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How Much Do Face Masks Help Prevent the Spread of Viruses?

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The number of people wearing face masks in public (and at the Gizmodo office) has ballooned in recent weeks—a highly visible sign of the fears sparked by the coronavirus that’s hit China hard and has the potential to spread far and wide. But while masks may offer a comforting feeling of protection, just how useful are they at truly preventing the spread of disease?

The logic behind wearing a face mask is simple enough. The Wuhan virus, formally called 2019-nCoV for the time being, is a coronavirus capable of spreading from person to person through close contact. Though it’s still not clear as to how contagious the virus is, or even whether it can spread before symptoms show up, infected victims often have symptoms like coughing and a runny nose that make the virus easier to spread through airborne droplets.


The most common sort of mask people are likely to be wearing are surgical masks, typically made with paper. But health care workers will also wear heavier-duty respirators that actively filter out infectious air particles during these sorts of outbreaks. The most common respirators are known as N95 masks.

To be clear, the threat of Wuhan virus to people living in the U.S.—including in places like New York City or central Texas, where face mask shortages at drug stores have been reported—is largely abstract for now. Yes, the reported toll of the virus is climbing by leaps and bounds in China by the day, but the U.S. has only seen a handful of cases, all from travelers (and none in Texas or New York). The Centers for Disease Control and Prevention continues to state that the risk of Wuhan to the U.S. is low.


It’s debatable as to how effective masks truly are against viruses like 2019-nCoV. A 2014 review by Canadian researchers looked at high-quality studies testing whether surgical masks or respirators could protect health care workers against the SARS virus, a close relative of Wuhan, or the RSV virus, a common source of respiratory illness. They came away with a verdict right down the middle: three studies found a protective effect and three found no effect.

Despite the inconclusive research, the review did find a protective effect from using respirators in comparison to plain surgical masks, though the available data was limited. This doesn’t necessarily mean that wearing masks for Wuhan virus is worthless. Even if they only offer marginal protection, they might still be better than doing nothing at all. Surgical masks also do seem to protect against many other contagious illnesses, like the flu, justifying their universal use in health care settings and even in the outside world.

A randomized clinical trial in 2008, for instance, found that families who used paper face masks after their children had visited the ER with a flu-like illness were about 80 percent less likely to have other members become sick than families who didn’t use masks, provided they used them as often and correctly as they should. Other studies of college dorms and households have found a similar protective effect, though people in these studies were also asked to practice good hand washing hygiene.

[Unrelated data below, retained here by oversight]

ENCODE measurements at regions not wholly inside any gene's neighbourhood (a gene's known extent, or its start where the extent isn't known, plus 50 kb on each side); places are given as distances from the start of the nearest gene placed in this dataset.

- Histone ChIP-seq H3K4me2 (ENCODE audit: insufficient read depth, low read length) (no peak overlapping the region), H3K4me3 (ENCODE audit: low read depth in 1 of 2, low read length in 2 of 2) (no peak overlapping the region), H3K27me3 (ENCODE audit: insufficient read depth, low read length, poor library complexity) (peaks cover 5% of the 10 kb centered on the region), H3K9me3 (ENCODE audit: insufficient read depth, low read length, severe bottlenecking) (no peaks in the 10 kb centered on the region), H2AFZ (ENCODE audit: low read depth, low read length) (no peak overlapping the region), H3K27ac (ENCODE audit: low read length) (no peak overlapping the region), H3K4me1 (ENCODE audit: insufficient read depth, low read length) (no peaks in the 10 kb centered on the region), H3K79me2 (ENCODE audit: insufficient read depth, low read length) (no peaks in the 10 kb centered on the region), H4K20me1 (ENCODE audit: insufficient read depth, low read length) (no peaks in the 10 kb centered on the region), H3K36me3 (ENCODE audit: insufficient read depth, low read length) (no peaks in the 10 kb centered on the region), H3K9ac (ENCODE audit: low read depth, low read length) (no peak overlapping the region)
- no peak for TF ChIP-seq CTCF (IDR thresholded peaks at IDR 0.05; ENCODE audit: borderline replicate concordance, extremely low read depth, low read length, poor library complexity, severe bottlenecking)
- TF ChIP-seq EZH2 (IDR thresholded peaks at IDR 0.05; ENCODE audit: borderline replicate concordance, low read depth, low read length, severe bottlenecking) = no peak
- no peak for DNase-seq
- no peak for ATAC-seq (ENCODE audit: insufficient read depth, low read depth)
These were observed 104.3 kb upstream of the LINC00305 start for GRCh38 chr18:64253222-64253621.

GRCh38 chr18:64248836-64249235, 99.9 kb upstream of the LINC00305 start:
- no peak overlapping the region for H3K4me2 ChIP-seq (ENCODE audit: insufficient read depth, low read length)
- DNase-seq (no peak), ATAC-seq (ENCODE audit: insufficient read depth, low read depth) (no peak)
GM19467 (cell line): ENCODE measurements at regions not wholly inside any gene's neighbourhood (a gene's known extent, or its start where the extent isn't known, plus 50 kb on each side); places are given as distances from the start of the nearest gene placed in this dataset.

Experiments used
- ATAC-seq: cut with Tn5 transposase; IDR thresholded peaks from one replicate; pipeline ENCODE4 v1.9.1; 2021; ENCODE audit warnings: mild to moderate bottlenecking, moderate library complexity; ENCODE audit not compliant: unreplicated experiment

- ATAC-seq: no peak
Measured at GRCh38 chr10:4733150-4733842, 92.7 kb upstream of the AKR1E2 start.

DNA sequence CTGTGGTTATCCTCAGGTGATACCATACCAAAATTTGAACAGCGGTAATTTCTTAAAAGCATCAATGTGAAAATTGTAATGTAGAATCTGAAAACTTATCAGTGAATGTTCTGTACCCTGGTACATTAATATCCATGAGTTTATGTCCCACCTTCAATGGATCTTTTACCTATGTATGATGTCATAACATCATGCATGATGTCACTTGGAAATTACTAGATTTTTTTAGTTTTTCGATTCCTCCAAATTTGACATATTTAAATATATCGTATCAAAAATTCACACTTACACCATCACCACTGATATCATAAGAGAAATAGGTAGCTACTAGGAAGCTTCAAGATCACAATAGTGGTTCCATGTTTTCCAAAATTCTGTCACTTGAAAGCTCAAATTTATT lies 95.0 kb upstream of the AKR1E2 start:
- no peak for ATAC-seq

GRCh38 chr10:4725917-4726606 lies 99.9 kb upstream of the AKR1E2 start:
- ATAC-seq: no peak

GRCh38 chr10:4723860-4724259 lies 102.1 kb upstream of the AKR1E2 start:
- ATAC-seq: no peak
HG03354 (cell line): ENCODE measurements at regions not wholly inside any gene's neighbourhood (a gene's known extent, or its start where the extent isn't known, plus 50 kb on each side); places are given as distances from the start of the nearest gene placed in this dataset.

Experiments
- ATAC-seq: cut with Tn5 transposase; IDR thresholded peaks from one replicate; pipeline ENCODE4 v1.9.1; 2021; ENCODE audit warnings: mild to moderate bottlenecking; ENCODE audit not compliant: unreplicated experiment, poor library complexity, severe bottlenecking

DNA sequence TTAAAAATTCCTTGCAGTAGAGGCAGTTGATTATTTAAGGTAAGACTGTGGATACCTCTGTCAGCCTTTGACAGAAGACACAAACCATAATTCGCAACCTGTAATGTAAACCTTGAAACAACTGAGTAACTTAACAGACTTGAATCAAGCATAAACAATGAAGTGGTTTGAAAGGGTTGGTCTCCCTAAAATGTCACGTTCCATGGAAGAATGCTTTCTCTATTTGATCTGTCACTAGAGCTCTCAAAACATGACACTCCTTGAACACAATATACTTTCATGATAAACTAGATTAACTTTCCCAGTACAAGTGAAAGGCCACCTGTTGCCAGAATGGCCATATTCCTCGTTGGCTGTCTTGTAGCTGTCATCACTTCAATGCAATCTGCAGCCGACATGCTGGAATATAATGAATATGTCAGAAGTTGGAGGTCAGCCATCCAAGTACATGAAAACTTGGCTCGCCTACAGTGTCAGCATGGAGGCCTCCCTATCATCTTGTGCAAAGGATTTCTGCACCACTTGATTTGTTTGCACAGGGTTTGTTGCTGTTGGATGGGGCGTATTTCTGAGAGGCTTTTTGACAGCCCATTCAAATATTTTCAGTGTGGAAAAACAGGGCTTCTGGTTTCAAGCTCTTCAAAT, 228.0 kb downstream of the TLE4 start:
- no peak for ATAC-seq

But you shouldn’t overestimate the effectiveness of a surgical mask, especially if you’re not sick and are just trying to avoid other people’s airborne germs.

“They are not designed to protect the wearer from others. Instead, they are designed to protect others from the wearer’s own expectorated droplets,” Robert Amler, a former chief medical officer at the CDC’s Agency for Toxic Substances and Disease Registry and currently a dean at New York Medical College, told Gizmodo via email.


The CDC does recommend that anyone confirmed or suspected to have the Wuhan virus wear face masks whenever they’re in a room with someone else. And if the patient can’t wear a mask, the CDC advises other people living with them to don masks instead. Health care workers are also asked to wear a mask around people suspected of having the virus during an initial examination.

Compared to respirators, surgical masks are more porous and looser fitting, making it easier for air to leak in and out around the edges. “However, they will keep some droplets from flying into your face. Also, they keep you from touching your face yourself, which most people do more often than they realize,” Amler said.


Even if you do have access to a medical supply store, N95 respirator masks aren’t without their drawbacks. They fit tightly around the face but are uncomfortable to wear and breathe through for very long, especially if you have respiratory problems already. They’re also not suitable for small children or people with facial hair.

Importantly, wearing a mask is among the least of the things you can do to keep yourself and others safe from contagious illness. Frequently washing your hands and avoiding close contact with infected people “are sound protective measures that everyone should practice,” Amler said. If you’re feeling sick, stay home.


Indeed, a much more relevant threat to people in the U.S. right now is the influenza virus, which has already sickened 15 million Americans this flu season and hospitalized 140,000. Luckily, we have something already proven to help protect us from it on hand.

“As people worry about the novel coronavirus, we should be reminded of the importance of the flu vaccine,” Brandon Brown, an epidemiologist at University of California Riverside, told Gizmodo via email. “Eight thousand people have already died from the flu in the U.S. this [season], so we should shift our attention to that.”


Typically, only around half of Americans get vaccinated for the flu. If you’re not one of those people, getting a flu shot is likely to prevent a lot more illness than wearing a mask.